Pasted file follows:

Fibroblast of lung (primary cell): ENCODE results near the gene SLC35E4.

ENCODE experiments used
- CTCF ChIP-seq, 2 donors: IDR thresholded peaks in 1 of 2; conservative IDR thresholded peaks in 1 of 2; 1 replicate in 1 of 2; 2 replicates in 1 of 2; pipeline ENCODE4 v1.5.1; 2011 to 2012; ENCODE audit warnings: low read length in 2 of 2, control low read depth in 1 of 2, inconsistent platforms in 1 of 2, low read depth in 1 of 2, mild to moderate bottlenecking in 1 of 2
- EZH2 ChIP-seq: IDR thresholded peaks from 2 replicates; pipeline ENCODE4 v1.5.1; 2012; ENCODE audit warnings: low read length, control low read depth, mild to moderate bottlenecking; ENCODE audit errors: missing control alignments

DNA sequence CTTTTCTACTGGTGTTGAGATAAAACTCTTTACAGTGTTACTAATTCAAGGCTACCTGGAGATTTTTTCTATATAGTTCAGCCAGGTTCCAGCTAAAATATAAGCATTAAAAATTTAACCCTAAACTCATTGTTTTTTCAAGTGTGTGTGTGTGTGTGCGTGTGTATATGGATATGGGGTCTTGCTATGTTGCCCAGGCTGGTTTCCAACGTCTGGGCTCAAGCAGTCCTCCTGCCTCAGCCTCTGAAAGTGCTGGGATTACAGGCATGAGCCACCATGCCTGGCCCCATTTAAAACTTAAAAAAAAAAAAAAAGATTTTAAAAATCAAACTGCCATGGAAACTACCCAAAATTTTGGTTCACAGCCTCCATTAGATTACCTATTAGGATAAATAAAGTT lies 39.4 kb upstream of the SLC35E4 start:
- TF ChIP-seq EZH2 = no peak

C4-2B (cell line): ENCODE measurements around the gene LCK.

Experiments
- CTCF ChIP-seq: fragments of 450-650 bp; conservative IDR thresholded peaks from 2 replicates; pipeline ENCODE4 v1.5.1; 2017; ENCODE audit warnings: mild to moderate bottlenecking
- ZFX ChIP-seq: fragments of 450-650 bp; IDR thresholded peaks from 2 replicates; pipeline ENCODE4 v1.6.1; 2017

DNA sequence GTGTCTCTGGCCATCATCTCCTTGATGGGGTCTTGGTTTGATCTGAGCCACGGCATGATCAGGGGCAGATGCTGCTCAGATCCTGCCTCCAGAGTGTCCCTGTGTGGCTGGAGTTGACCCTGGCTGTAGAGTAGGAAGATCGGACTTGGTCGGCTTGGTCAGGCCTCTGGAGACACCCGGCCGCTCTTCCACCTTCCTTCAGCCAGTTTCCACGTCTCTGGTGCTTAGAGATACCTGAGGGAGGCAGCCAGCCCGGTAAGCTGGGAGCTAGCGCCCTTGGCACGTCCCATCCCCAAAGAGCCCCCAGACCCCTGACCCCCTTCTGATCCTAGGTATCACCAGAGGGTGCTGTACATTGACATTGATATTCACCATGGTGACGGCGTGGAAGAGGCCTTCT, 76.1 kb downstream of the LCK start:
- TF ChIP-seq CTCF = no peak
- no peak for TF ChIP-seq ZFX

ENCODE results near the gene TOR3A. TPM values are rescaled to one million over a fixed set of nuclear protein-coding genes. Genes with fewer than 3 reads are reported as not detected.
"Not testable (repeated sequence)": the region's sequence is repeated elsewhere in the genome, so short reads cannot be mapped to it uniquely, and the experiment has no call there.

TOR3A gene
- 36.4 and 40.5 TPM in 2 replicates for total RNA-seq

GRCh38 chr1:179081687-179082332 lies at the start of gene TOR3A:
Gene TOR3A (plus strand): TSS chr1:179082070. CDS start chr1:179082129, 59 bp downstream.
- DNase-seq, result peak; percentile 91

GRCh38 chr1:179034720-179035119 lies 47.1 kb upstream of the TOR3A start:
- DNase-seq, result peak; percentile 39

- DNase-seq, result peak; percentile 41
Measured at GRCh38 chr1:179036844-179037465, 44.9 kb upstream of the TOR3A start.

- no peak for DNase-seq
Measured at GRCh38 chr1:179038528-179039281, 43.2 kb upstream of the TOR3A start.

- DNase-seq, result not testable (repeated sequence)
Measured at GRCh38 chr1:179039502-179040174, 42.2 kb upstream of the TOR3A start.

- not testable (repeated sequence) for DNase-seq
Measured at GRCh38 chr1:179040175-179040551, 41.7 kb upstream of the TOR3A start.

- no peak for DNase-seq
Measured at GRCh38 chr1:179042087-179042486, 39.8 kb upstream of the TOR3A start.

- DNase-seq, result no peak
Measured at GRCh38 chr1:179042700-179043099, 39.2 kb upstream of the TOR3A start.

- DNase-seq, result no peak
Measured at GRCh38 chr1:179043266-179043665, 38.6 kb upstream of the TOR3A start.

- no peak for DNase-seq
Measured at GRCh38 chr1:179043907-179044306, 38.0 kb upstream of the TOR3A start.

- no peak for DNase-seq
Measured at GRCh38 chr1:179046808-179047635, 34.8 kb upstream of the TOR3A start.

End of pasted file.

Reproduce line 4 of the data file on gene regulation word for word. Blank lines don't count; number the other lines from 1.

- EZH2 ChIP-seq: IDR thresholded peaks from 2 replicates; pipeline ENCODE4 v1.5.1; 2012; ENCODE audit warnings: low read length, control low read depth, mild to moderate bottlenecking; ENCODE audit errors: missing control alignments